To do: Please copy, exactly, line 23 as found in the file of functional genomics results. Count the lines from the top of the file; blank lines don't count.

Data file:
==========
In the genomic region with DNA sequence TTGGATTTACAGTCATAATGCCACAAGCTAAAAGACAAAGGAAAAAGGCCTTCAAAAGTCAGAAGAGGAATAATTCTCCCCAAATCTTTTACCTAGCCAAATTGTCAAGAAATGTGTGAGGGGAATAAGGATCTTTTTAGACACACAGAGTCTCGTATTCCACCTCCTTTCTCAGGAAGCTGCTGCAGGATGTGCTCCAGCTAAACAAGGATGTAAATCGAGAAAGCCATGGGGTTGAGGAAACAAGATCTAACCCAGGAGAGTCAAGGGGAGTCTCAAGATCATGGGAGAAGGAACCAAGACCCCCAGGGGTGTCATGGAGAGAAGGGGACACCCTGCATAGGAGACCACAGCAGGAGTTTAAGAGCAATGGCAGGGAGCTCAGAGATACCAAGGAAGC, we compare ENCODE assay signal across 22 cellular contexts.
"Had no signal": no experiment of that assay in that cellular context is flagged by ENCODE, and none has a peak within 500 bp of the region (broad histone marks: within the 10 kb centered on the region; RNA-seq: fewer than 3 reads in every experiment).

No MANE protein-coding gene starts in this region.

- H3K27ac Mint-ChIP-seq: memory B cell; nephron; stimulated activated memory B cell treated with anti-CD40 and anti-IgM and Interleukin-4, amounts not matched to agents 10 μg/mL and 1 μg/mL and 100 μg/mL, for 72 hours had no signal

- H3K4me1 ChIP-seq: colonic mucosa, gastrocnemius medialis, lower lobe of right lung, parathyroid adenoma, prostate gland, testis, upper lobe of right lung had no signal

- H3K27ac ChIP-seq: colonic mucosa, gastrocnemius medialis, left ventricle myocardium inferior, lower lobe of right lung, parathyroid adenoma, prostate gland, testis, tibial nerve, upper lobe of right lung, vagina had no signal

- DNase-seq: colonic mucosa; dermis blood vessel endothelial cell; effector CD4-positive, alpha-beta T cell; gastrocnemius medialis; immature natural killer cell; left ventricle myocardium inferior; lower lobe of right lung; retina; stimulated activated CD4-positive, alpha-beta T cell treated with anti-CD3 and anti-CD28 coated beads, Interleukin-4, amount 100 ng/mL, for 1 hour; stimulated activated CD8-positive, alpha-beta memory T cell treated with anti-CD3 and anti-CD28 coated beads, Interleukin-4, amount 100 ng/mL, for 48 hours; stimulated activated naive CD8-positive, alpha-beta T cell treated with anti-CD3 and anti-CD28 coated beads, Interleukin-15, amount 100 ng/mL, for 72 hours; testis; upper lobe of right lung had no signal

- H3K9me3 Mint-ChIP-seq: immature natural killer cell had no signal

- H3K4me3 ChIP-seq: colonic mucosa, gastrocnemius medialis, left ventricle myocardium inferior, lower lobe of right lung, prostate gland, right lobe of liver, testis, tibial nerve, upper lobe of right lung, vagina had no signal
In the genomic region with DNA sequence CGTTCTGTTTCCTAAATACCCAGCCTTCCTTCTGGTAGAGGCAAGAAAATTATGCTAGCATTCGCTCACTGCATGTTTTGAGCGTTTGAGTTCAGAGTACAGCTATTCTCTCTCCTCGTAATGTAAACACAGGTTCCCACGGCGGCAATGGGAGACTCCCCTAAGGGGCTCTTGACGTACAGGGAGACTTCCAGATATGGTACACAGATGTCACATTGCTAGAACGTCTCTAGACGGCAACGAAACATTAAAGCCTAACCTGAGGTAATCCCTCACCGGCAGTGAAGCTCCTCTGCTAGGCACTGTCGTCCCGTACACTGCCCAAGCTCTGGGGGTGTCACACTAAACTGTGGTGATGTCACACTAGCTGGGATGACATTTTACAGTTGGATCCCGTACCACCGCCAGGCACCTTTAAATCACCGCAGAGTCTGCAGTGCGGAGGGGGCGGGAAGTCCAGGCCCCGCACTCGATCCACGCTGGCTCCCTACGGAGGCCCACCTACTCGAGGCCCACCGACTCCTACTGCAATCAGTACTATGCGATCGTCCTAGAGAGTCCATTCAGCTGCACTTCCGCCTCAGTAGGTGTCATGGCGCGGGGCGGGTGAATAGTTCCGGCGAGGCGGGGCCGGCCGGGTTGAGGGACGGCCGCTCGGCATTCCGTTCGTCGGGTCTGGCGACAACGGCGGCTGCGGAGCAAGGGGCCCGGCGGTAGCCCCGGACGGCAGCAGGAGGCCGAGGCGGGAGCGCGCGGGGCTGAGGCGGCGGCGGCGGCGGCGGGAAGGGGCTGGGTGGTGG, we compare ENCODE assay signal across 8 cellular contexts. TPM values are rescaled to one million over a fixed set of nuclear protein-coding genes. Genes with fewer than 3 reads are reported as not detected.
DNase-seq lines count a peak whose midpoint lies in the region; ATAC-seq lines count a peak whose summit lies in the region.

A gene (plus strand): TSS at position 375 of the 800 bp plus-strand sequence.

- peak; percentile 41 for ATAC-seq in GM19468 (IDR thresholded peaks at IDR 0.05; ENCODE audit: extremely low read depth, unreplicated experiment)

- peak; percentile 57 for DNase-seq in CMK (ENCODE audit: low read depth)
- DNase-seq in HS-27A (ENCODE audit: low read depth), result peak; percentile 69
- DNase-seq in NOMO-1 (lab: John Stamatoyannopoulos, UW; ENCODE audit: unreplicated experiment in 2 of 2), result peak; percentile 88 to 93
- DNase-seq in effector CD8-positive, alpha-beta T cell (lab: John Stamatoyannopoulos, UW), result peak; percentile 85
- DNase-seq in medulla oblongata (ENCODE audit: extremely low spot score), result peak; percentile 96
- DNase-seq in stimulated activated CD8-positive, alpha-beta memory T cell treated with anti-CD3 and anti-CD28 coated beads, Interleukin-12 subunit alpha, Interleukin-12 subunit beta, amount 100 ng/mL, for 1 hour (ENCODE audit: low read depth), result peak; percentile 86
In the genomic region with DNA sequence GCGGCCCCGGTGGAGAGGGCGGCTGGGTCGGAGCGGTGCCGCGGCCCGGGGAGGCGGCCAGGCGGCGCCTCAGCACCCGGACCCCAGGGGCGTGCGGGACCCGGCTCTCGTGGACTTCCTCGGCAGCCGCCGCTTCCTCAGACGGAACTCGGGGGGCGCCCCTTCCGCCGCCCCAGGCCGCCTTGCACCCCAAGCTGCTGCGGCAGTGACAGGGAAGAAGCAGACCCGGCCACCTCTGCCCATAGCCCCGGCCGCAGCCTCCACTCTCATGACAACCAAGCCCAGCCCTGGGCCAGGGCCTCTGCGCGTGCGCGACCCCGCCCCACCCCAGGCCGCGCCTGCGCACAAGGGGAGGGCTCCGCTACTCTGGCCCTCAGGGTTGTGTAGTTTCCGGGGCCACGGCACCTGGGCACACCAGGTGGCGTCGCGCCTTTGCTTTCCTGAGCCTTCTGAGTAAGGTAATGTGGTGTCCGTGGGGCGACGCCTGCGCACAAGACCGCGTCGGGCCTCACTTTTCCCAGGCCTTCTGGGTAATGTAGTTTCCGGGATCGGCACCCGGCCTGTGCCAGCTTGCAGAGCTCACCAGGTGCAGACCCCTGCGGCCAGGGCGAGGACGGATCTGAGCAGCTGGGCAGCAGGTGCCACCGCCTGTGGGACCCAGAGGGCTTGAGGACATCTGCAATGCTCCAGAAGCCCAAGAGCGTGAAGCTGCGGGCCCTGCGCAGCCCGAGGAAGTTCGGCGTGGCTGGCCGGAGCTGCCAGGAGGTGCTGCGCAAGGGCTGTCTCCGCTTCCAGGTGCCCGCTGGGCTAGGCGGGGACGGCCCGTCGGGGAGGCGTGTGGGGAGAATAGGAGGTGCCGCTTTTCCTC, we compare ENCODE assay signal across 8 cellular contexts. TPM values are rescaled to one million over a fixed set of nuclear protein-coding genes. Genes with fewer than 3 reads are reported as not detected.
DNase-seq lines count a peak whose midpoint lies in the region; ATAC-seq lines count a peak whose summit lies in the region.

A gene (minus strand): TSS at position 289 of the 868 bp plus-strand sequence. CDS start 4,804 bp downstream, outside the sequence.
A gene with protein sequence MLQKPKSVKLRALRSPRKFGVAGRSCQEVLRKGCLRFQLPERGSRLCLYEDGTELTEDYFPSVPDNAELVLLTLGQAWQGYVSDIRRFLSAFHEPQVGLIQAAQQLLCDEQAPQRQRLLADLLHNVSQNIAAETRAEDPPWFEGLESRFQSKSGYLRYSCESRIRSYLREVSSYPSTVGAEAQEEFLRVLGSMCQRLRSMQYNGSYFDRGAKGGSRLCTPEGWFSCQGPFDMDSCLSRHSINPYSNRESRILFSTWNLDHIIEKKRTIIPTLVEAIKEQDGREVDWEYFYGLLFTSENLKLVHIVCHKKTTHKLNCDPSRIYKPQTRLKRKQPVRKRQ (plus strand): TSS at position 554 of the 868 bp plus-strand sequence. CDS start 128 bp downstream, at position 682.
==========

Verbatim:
A gene with protein sequence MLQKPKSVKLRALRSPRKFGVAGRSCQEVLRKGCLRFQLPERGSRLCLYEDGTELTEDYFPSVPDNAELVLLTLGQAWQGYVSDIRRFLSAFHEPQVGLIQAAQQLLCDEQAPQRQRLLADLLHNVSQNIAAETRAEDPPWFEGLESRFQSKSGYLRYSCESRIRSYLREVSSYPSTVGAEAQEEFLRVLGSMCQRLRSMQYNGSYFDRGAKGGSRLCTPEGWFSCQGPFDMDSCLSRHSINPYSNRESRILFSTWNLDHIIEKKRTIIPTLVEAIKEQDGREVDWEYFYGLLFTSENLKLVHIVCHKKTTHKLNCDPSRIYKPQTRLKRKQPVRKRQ (plus strand): TSS at position 554 of the 868 bp plus-strand sequence. CDS start 128 bp downstream, at position 682.